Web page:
by Dan Sallitt

This article appeared in the Chicago Reader on March 27, 1981.

Directed by Roman Polanski

Written by Polanski, Gerard Brach, and John Brownjohn

With Nastassia Kinski, Peter Firth, and Leigh Lawson

Tess, Roman Polanskiís film version of Thomas Hardyís Tess of the díUrbervilles, has pleasantly surprised a sizable class of filmgoers who have never awaited Polanskiís coming projects with bated breath. Polanski has combined critical and commercial success before with Rosemaryís Baby and Chinatown, but he belongs unmistakably to that group of quirky personal artists with whom the public and the critical establishment never feel entirely comfortable. If Tess is doing anything to change his reputation, it is because audiences have been able to appreciate it as a movie movie instead of as a Polanski movie. By contrast, hardcore Polanski fans (including myself) are generally passing the film off with faint praise and scrambling for ways to relate it to the rest of his career. Tess is not the first perplexing Polanski film, but it is the most perplexing if one tries to locate Polanskiís stylistic concerns beneath its placid surface.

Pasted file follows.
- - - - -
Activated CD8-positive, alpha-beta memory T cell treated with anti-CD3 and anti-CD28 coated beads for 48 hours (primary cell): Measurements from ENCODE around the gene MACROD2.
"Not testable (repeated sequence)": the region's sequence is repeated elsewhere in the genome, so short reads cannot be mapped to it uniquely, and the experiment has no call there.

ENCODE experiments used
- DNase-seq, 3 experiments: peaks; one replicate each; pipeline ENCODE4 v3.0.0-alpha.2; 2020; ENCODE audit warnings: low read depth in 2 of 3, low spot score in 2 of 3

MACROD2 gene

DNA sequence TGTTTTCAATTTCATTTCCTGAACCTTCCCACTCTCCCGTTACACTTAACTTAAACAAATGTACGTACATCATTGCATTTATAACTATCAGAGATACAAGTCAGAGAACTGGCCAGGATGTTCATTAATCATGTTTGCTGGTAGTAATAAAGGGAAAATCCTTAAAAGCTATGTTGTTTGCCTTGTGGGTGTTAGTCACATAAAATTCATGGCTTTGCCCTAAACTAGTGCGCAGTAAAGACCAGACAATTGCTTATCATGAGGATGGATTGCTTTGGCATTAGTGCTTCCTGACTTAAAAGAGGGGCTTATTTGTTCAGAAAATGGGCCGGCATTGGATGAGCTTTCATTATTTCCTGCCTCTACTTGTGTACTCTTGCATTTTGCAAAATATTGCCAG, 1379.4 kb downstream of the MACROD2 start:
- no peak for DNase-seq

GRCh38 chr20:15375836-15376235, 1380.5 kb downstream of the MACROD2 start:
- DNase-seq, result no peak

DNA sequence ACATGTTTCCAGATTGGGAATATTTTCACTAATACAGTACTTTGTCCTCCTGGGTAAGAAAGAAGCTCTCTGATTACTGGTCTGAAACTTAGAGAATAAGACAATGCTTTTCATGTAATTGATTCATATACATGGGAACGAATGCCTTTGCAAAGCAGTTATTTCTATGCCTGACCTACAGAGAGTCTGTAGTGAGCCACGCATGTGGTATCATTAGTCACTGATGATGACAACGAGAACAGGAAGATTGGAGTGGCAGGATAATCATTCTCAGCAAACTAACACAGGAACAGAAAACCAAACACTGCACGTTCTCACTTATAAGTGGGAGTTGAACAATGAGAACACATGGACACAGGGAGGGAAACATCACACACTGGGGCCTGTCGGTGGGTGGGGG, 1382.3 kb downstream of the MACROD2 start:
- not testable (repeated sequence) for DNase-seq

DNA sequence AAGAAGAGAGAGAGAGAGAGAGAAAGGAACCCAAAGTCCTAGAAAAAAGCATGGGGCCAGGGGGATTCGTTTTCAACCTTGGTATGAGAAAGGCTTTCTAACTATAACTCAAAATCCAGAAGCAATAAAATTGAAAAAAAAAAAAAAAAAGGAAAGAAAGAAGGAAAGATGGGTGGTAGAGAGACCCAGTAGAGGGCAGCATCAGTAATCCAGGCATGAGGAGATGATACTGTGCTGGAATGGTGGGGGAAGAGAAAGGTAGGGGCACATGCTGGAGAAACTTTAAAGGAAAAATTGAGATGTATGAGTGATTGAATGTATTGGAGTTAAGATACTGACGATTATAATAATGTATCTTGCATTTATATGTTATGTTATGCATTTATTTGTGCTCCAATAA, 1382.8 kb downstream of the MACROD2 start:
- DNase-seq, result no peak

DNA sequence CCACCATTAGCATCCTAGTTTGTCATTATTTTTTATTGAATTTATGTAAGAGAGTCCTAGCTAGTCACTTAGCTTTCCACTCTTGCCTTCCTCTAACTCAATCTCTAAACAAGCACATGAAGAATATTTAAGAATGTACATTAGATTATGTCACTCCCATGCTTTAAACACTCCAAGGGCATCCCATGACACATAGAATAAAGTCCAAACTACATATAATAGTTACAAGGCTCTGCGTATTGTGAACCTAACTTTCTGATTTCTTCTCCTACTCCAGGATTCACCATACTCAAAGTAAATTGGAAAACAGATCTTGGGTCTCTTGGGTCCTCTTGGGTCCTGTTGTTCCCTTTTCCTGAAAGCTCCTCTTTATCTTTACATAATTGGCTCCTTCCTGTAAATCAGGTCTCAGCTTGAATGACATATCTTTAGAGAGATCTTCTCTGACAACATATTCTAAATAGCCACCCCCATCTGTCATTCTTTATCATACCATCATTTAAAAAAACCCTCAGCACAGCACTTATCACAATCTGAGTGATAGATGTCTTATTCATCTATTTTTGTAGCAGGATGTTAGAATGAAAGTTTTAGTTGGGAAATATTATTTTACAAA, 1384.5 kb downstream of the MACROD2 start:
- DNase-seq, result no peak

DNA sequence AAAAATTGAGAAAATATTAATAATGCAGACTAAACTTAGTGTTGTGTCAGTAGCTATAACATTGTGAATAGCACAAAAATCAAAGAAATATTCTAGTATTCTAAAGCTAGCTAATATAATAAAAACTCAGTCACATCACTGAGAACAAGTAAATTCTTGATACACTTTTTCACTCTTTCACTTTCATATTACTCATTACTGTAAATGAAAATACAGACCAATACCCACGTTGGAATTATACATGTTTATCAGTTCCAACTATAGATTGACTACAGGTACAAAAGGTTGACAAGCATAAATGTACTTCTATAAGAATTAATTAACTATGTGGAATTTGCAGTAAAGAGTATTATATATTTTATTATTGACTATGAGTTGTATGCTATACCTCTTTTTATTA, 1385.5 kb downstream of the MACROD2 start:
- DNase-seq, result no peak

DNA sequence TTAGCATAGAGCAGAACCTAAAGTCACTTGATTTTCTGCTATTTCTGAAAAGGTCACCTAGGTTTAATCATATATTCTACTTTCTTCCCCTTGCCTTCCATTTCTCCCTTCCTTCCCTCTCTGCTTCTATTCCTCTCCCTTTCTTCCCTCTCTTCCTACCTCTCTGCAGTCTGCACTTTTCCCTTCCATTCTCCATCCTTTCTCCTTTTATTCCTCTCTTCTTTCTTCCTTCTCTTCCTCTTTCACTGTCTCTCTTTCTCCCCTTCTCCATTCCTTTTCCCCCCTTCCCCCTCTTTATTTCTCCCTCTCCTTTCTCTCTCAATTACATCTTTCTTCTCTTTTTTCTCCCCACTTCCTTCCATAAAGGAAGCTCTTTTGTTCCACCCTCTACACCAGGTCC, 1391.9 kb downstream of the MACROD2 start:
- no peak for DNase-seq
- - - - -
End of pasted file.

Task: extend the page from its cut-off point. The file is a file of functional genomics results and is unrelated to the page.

Polanskiís earlier films seem to have little in common with each other except their dissimilarity to Tess. If one takes as the core of his work the turbulent dramatics of Rosemaryís Baby, Macbeth, and Chinatown, and somehow manages to make a stylistic synthesis between these films and the absurdist vein of Knife in the Water, Cul de Sac, and What?, one still must account for the watch-and-wait enclosure films Repulsion and The Tenant, and the uncategorizable The Fearless Vampire Killers. Still, despite the diversity of this list, itís not impossible to pick out some common elements.  The most noticeable characteristic of Polanskiís style is the frequent use of forced opposition between the foreground and background of his compositions, emphasized by the use of wide-angle lenses that distort the visual field in order to keep both foreground and background in focus. Polanski usually puts further emphasis on the relationship between foreground and background, sometimes by creating a proliferation of detailed background action, sometimes by using conspicuously barren landscapes. The feeling of many of Polanskiís most characteristic moments grows from the conflict between dramatic narrative events, which throw emphasis onto the characters, and a visual style that shifts emphasis to the background, that constructs a universe irrelevant to or insensitive to the foregrounded characters. The reason for Polanskiís wide-angle style, and the reason that he gravitates so naturally toward absurdism, is his desire to display the dislocations and discrepancies in his material simultaneously rather than alternately. (A good illustration of this principle is Polanskiís tendency to compress narrative transitions and capture the resulting shifts of tone within single, brief shots - for example, Faye Dunawayís rescue of Jack Nicholson at the old-age home in Chinatown, or Charles Grodinís betrayal of Mia Farrow in Rosemaryís Baby.) Even in such relatively low-key, uneventful films as Repulsion, the environment is an active presence in Polanskiís films, and no element of the film universe, including the characters, receives attention in and of itself. It is worth remembering, as one approaches Tess, that Polanskiís has always been a metaphysical cinema; the relationship between people and the world is not observed in social or psychological terms (either of which would imply that the world is of interest only insofar as it affects people), but in philosophical terms.